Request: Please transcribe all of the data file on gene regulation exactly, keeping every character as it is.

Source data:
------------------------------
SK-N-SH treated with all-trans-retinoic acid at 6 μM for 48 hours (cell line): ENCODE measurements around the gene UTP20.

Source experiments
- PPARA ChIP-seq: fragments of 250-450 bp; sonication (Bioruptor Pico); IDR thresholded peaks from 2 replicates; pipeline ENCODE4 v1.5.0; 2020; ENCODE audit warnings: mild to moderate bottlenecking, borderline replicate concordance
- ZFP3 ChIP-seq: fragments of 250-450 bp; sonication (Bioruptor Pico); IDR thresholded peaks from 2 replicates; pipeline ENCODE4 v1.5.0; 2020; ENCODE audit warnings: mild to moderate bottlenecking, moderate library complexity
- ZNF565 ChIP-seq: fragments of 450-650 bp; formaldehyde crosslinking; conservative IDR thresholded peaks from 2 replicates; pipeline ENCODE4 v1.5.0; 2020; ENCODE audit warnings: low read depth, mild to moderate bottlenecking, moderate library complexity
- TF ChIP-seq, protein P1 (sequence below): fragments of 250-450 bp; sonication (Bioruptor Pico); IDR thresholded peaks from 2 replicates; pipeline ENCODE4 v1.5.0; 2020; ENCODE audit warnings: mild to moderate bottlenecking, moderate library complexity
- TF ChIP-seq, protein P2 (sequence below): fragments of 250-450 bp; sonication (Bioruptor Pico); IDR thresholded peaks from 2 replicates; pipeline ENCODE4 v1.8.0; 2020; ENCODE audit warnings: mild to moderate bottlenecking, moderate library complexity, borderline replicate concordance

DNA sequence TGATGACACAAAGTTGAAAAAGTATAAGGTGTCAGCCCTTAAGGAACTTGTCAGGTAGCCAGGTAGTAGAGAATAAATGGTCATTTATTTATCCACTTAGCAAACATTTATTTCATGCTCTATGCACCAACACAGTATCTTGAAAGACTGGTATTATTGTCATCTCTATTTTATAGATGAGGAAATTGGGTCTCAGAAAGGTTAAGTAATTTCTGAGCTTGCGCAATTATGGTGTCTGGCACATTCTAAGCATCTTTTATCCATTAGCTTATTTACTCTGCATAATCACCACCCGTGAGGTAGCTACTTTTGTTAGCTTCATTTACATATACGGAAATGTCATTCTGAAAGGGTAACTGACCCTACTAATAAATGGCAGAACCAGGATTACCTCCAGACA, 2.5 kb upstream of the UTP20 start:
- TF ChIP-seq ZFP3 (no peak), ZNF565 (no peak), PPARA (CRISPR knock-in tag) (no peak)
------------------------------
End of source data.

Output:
SK-N-SH treated with all-trans-retinoic acid at 6 μM for 48 hours (cell line): ENCODE measurements around the gene UTP20.

Source experiments
- PPARA ChIP-seq: fragments of 250-450 bp; sonication (Bioruptor Pico); IDR thresholded peaks from 2 replicates; pipeline ENCODE4 v1.5.0; 2020; ENCODE audit warnings: mild to moderate bottlenecking, borderline replicate concordance
- ZFP3 ChIP-seq: fragments of 250-450 bp; sonication (Bioruptor Pico); IDR thresholded peaks from 2 replicates; pipeline ENCODE4 v1.5.0; 2020; ENCODE audit warnings: mild to moderate bottlenecking, moderate library complexity
- ZNF565 ChIP-seq: fragments of 450-650 bp; formaldehyde crosslinking; conservative IDR thresholded peaks from 2 replicates; pipeline ENCODE4 v1.5.0; 2020; ENCODE audit warnings: low read depth, mild to moderate bottlenecking, moderate library complexity
- TF ChIP-seq, protein P1 (sequence below): fragments of 250-450 bp; sonication (Bioruptor Pico); IDR thresholded peaks from 2 replicates; pipeline ENCODE4 v1.5.0; 2020; ENCODE audit warnings: mild to moderate bottlenecking, moderate library complexity
- TF ChIP-seq, protein P2 (sequence below): fragments of 250-450 bp; sonication (Bioruptor Pico); IDR thresholded peaks from 2 replicates; pipeline ENCODE4 v1.8.0; 2020; ENCODE audit warnings: mild to moderate bottlenecking, moderate library complexity, borderline replicate concordance

DNA sequence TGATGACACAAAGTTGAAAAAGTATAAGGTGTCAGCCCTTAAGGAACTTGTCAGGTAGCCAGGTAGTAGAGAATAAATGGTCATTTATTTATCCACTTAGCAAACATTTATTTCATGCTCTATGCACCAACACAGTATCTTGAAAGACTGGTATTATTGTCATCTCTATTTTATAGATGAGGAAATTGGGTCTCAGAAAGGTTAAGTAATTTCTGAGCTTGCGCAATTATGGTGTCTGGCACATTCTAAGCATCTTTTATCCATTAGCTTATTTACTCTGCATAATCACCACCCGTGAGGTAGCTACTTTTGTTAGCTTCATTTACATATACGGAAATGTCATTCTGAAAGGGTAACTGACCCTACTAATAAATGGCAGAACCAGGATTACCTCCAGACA, 2.5 kb upstream of the UTP20 start:
- TF ChIP-seq ZFP3 (no peak), ZNF565 (no peak), PPARA (CRISPR knock-in tag) (no peak)